NFL Training Camp Battles - August 2
Brett Talley has updated some of the more notable training camp battles as we near the end of the preseason.
Prior to the beginning of Training Camp, I looked at the most interesting camp competition to watch from each team. You can read that piece here, and it will be referenced several times below. Last week we covered some developing storylines concerning a few unsettled backfields, but now that camp is in full swing, we have a lot more to talk about.
Kalen Ballage working as the first-team running back rather than Kenyan Drake dominated headlines early in camp. It was somewhat assumed that Drake would be the lead back this season, but perhaps it should have been more obvious that it might not necessarily play out that way. Frank Gore led the Dolphins in carries last year with 156 while Drake was used in a pass-catching role with a healthy 53 receptions along with 120 carries. Because Ballage is more like Gore than Drake, maybe we shouldn’t have so quickly allotted the bulk of Gore’s carries to Drake.
Fantasy analysts don’t like Ballage because he’s not nearly as elusive as Drake, and while that’s true it doesn’t matter if the Dolphins are going to give Ballage plenty of opportunities, which is crucial at running back. Drake may still end up with more touches, and backs who catch passes have a higher floor, obviously more so in PPR leagues, but it doesn’t make a lot of sense that Ballage is still going 90 picks later in ADP.
Back in the pre-camp piece, I was pining for Mark Andrews to be “the guy” among a crowded TE group in Baltimore. Stats like this are why:
Most yards per target over the past two seasons (min. 50 targets)— Ian Hartitz (@Ihartitz) July 30, 2019
1. O.J. Howard (11.5)
2. Mark Andrews (11)
3. Tyreek Hill (11)
4. Tyler Lockett (10.8)
5. Tyrell Williams (10.3)
238. John Ross (3.5)
We’re a long way from it playing out like fantasy owners would hope but reports from early in camp are positive. Ravens beat writer for The Athletic Jeff Zreibec highlighted Andrews as one of the most impressive Ravens in the first week calling him the team’s “most dangerous and productive offensive player.” In his final year at Oklahoma, Andrews was the only tight end in the country who topped 800 receiving yards, and he had 958 yards.
I labeled the Pittsburgh WR2 job “one of the more important training camp battles” before camp began with 169 Antonio Brown targets to be distributed elsewhere. Apparently, Donte Moncrief is winning that battle.
In 12 personnel, JuJu and Moncrief open up as the starting WRs. #Steelers— Alex Kozora (@Alex_Kozora) July 26, 2019
Moncrief is currently WR55 per our ADP Report (linked above) and going in the 13th round on average in 12-team leagues. That’s what you call a bargain. For some reason, fellow Steeler wideout James Washington is going 44th among receivers.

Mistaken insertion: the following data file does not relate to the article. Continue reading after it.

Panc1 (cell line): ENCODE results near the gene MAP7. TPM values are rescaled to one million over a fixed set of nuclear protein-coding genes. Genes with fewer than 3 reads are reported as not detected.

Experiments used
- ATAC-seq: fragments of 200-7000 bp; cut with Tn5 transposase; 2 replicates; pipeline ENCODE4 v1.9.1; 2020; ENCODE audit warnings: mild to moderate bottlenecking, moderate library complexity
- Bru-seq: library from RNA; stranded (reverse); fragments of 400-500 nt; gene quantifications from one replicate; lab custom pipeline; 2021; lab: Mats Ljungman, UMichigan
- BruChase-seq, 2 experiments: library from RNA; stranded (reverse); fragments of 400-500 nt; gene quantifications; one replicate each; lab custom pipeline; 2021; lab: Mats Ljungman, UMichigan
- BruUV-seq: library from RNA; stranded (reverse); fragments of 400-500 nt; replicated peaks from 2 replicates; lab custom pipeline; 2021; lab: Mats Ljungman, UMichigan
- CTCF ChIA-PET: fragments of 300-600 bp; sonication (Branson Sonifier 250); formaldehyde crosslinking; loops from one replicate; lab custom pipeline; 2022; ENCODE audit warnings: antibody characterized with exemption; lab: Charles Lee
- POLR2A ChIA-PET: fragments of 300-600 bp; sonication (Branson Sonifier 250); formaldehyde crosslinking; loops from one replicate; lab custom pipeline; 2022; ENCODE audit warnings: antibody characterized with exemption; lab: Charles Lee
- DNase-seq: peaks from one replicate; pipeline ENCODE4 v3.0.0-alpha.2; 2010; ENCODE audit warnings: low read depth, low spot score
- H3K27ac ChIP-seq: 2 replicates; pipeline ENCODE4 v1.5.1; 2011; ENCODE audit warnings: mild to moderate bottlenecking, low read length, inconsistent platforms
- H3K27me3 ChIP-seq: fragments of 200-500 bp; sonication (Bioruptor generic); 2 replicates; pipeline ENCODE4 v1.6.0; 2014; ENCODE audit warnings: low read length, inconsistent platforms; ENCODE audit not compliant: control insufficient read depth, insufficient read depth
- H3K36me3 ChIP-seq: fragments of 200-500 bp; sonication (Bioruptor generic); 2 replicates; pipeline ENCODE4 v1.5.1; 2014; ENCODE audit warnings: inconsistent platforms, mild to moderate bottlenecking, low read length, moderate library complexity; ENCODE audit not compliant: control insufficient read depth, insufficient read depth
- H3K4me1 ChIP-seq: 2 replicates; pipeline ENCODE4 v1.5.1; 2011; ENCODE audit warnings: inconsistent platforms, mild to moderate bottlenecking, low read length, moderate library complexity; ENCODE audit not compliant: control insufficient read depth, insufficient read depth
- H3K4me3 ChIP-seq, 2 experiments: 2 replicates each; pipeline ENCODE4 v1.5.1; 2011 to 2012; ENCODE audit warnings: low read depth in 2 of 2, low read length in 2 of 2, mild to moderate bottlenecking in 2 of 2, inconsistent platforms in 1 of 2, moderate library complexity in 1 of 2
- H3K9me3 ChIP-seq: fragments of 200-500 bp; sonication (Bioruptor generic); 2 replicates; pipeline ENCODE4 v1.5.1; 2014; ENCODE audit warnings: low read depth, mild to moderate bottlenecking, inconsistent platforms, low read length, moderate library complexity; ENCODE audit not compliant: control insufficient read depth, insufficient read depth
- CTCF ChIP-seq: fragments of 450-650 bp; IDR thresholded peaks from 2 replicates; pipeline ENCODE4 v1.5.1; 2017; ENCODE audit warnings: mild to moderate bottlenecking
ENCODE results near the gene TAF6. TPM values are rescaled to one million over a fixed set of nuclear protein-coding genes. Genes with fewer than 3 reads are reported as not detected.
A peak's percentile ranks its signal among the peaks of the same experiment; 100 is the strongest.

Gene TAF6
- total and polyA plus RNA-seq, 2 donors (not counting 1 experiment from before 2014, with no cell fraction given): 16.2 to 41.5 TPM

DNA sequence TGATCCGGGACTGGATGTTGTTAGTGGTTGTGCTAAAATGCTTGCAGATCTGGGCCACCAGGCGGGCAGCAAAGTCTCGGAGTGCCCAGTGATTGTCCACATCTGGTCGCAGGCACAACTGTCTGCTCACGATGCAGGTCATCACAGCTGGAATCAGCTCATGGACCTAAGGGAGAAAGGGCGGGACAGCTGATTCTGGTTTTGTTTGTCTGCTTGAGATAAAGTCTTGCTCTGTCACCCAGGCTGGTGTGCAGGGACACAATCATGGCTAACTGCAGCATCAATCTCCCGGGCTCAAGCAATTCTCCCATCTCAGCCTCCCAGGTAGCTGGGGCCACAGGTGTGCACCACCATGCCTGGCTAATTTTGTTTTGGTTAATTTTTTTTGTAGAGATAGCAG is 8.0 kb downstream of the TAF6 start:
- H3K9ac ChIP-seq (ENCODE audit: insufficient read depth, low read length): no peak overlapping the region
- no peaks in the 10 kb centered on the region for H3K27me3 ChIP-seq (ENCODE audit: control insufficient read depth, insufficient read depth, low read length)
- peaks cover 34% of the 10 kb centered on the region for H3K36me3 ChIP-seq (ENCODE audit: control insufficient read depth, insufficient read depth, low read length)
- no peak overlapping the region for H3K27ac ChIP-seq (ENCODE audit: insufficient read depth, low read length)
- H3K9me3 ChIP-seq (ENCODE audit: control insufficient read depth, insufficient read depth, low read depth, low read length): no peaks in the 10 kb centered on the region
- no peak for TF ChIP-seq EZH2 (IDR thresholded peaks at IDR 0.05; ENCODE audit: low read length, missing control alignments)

Philly’s backfield was virtually worthless last season as Josh Adams led the team in touches with 127 and Wendell Smallwood led their backs in yards from scrimmage with 594. The Eagles added Jordan Howard for a conditional fifth- or sixth-round pick in 2020 and drafted Miles Sanders in the second round. Everyone assumes the job is Howard’s because we all know his name, but reports from camp are extremely high on Sanders. Sanders is a more versatile back than Howard and should at the very least carve out a role for himself in the offense. The two are going within a round of each other, and Howard still feels like a better, safer pick in the 9th/10th round range, but Sanders could potentially be a three-down back, though not right away.
Theo Riddick has long been Detroit’s pass-catching back, and he finished second among all Lions in receptions last year with 61. Now that Riddick is no longer on the team, the question becomes who will fill that role. According to The Athletic’s Detroit beat writer Chris Burke, it could be Kerryon Johnson seeing more third down work. Three down backs are extremely rare these days, and Johnson now has that upside with Riddick gone. There certainly are not 18 of those guys in the league, yet there are 18 backs going higher than Johnson on average.
With Devin Funchess gone and Greg Olsen aging, there are some targets to be had in Carolina behind DJ Moore and Christian McCaffery. Curtis Samuel was reportedly excellent at OTAs and is the favorite to be the second receiver behind Moore. Samuel saw 65 targets last season and should soak up plenty of the 79 being vacated by Funchess.
That was the training camp battle highlighted in the pre-camp piece, and Samuel has continued to impress in camp just as he did in OTAs. Samuel’s ADP trend is down slightly per our ADP Report, and he sits at WR45 currently going in the 10th round on average.